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C compilers on different systems lay out structures differently. In some cases there can even be layout differences between different C compilers on the same system. Compilers add gaps between fields, and these gaps have different sizes and are at different locations. You can normally assume that there are no gaps between fields of type
These structure layout issues mean that it is difficult to portably use a C struct to define the format of data which may be read on another type of system, such as data in a file or sent over a network connection. Portable code must read and write such data field by field, rather than trying to read an entire struct at once.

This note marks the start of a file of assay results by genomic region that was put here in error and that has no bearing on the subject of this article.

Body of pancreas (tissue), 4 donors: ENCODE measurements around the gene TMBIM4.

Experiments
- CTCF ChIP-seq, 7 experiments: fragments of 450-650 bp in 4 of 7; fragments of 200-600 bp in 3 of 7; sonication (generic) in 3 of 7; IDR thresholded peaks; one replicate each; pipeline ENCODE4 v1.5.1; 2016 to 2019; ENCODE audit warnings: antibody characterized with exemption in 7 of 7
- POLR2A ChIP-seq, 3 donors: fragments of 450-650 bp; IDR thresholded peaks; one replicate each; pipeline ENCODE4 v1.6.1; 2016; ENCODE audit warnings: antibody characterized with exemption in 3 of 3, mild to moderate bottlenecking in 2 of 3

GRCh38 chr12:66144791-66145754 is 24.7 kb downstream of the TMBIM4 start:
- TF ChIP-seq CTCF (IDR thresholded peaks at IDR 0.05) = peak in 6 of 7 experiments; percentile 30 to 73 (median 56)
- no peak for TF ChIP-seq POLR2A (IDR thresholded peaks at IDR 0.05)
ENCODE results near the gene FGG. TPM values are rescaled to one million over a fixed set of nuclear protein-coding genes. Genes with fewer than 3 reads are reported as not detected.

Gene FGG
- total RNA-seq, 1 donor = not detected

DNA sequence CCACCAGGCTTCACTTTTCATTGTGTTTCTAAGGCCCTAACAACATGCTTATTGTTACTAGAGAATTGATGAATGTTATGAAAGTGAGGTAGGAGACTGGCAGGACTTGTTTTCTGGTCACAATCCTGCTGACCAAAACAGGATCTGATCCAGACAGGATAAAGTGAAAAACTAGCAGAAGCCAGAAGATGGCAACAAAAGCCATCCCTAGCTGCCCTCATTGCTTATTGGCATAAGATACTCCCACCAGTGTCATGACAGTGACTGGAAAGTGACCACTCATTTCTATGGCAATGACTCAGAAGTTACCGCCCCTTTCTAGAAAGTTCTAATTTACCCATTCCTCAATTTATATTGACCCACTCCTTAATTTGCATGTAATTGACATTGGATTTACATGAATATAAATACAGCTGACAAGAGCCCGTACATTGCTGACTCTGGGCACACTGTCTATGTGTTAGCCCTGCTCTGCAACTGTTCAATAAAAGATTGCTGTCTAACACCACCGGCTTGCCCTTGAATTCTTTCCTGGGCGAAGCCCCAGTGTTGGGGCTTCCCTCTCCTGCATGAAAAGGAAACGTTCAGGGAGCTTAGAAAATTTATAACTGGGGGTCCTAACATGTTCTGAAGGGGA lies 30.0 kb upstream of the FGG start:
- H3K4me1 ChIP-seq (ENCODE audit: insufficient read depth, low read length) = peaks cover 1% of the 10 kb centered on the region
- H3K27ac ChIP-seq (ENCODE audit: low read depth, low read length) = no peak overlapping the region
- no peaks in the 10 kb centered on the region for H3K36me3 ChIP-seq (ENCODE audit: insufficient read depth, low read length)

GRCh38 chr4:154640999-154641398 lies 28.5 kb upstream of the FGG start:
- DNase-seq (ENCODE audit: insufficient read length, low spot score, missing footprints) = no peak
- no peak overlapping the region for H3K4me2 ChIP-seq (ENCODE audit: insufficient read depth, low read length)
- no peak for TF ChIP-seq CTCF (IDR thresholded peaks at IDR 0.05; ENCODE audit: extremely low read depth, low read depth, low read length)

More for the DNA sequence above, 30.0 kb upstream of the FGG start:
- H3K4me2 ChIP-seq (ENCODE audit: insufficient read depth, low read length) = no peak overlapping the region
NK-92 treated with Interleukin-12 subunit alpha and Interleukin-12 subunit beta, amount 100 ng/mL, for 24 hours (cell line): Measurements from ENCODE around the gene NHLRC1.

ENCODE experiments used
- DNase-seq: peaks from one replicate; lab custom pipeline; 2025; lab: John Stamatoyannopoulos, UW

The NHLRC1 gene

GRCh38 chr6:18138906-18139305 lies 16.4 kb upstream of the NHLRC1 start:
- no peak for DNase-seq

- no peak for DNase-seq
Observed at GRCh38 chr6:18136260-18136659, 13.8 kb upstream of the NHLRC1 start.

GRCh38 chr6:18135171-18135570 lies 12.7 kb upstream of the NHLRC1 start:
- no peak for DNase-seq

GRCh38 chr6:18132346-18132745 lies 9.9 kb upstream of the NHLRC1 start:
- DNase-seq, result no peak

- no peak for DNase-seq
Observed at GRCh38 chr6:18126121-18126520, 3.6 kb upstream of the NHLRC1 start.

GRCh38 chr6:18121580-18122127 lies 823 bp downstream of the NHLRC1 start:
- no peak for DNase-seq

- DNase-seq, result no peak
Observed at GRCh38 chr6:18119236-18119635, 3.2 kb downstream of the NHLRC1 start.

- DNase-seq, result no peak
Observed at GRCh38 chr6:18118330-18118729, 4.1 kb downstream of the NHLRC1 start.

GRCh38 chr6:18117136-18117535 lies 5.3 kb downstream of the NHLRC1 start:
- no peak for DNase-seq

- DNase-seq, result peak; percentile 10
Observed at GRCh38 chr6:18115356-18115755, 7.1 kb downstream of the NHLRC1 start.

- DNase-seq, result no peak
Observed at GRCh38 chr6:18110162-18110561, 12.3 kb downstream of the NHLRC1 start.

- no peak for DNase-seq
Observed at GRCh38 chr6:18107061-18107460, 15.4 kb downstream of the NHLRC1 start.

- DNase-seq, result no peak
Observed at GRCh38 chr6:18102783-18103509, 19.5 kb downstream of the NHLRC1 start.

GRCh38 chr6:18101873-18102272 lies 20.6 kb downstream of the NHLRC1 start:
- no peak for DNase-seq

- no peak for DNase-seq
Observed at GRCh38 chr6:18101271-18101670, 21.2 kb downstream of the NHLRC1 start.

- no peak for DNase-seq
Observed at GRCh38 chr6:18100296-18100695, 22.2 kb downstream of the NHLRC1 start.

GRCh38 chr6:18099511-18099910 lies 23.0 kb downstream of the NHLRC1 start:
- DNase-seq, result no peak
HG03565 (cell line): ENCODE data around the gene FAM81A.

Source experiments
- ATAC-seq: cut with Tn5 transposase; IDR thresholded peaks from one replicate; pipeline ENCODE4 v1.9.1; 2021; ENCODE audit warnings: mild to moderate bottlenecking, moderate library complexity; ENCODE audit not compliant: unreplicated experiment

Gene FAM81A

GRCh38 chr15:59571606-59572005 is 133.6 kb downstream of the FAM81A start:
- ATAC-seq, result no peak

Here is an example of non-portable code when reading data which may have been written to a file or a network connection on another type of system. Don't do this.
Instead, do something like this (the struct